means for generating a user interface that provides a browsable view of the functionality, the user interface facilitating selective connectivity between the set of applications to form at least one control application.
34. The messaging system of claim 33, further comprising means for publishing data relating to each of the applications, the data including at least security requirements for accessing the respective applications and identification of domains allowed to access the respective applications.
Description
TECHNICAL FIELD

The subject invention relates generally to industrial control systems and more particularly to industrial control services that provide an external view of applications at an abstract level in order to facilitate communications between applications.

BACKGROUND

Industrial controllers historically have operated in factory networks where a plurality of controllers and associated I/O modules communicate. These lower level control elements are often in communication with higher level computing systems or servers that aggregate data from the controllers and help to manage day-to-day activities of an enterprise. As systems have become more complex however, communications and functional cooperation between components has become a challenge. For instance, when users purchase multiple products from one or more vendors there is often limited interoperability and consistency between such products. Software and control engineers must then learn their unique product and how the components interact with each other. Limited product and component consistency suggest that techniques engineers learn in one product do not necessarily carry over to other implementations. In general, control and application systems use different interfaces that make mapping difficult; meanwhile qualified personnel that understand both hardware and software environments are in short supply and command high salaries.

Often times, integration of products (production and automation systems in particular) is too complex and difficult to manage. Process and control engineers cannot code and configure their respective components of a solution without concern for other system components. In addition, system startup metrics are generally not sufficient to supply clear and measurable information for the user/integrator. In one example, a user specifies a line production system with both control and software system components. The development (customization) and integration cost is significant allowing for long ramp-up and integration due to the complexity of connecting systems and uncertainty of how the system will perform. This has a significant impact beyond the cost of the control system as line commissioning and ramp-up are delayed during control system integration. A more predictable process and less complex system integration capability will reduce these costs.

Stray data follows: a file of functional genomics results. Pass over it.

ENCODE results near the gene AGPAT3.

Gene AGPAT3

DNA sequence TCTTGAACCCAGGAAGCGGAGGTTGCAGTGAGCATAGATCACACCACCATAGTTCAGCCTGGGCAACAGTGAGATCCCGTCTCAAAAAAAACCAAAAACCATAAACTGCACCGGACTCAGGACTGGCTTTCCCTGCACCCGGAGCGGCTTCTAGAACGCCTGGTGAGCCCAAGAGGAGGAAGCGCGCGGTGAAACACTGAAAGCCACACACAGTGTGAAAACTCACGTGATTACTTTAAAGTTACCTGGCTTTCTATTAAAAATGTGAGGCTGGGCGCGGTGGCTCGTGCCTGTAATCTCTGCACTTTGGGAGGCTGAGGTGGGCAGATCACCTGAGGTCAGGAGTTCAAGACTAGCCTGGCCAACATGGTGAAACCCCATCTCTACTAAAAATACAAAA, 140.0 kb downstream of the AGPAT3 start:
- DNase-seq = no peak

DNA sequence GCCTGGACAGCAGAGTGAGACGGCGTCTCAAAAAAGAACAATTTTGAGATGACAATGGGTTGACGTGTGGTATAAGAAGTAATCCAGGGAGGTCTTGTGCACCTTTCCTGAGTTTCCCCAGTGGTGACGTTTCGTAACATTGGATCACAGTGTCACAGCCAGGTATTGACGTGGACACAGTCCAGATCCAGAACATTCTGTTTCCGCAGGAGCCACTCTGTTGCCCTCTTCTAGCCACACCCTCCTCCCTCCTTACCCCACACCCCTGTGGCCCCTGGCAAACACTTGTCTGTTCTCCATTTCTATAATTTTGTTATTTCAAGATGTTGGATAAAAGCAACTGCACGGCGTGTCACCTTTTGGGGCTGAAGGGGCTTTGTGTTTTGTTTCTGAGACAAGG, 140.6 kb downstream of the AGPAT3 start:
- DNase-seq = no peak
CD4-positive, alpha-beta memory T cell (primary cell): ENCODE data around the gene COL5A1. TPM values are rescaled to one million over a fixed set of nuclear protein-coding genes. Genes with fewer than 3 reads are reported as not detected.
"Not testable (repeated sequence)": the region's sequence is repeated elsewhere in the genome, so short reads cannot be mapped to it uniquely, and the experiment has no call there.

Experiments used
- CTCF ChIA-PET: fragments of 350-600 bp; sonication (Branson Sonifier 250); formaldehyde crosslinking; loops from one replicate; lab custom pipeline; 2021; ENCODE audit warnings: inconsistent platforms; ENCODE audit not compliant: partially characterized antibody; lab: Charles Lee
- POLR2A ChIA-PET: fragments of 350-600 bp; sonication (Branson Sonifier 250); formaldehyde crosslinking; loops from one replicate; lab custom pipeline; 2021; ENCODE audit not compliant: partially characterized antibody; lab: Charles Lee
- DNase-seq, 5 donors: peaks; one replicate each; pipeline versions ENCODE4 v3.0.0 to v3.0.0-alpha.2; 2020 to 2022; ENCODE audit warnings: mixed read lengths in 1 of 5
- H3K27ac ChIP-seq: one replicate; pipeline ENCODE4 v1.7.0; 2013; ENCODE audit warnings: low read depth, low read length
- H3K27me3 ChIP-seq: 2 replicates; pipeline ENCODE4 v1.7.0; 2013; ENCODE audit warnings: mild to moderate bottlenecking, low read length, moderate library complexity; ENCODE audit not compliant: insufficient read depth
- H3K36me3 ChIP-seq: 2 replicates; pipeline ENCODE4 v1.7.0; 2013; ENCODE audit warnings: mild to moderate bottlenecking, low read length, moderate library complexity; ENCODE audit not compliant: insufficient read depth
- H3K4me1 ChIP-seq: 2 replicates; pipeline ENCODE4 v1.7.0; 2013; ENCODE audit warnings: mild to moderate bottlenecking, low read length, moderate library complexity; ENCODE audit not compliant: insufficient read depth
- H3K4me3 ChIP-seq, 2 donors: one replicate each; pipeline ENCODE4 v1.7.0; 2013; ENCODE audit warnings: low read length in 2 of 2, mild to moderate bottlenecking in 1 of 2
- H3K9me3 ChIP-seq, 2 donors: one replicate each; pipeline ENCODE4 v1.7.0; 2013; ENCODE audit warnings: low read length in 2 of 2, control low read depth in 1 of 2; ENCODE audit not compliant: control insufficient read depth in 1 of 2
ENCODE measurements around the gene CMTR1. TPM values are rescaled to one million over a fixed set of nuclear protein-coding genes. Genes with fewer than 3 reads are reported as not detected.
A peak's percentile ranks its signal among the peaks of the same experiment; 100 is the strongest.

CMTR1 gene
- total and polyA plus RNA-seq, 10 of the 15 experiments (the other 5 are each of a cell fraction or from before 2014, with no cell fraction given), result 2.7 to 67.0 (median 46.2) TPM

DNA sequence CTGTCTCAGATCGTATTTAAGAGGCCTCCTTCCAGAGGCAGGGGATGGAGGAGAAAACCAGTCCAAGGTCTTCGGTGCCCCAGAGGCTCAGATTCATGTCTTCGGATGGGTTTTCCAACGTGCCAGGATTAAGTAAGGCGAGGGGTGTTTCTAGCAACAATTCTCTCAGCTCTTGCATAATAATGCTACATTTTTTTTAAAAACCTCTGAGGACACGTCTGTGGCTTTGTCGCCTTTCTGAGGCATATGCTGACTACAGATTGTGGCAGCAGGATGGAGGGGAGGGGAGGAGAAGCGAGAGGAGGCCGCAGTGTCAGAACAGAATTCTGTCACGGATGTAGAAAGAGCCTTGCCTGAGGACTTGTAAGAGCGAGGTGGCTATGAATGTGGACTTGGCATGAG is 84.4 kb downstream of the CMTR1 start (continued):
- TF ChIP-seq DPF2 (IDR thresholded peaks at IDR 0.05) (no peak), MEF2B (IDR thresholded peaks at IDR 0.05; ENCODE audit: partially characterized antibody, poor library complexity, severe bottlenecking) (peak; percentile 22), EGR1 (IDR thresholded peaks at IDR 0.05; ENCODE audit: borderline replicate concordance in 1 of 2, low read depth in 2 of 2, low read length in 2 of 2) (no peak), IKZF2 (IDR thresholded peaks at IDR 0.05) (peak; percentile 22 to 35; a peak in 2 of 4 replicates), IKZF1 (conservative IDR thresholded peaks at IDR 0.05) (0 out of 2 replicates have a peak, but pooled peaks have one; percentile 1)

Another problem with current control solutions is that users currently focus on implementation and glue logic rather than the production solution at hand. The underlying technical details have become a primary worry where engineers from multiple environments do not focus on process information (application level concerns) and values exchanged, rather they more often focus on the “how” not the “what.” For instance, a user may decide to automate a manual section of their plant. The design may start at a high level but soon becomes a series of discussions regarding nonfunctional requirements e.g., DCOM, TCP, transaction rates, and the like. While these nonfunctional requirements are important, the design of functional requirements is where the true value is to the designer or end user. Thus, the user would prefer to focus on functional requirements (equipment control, product flow control, and so forth) providing direct improvements in value rather than dealing with superfluous technology issues.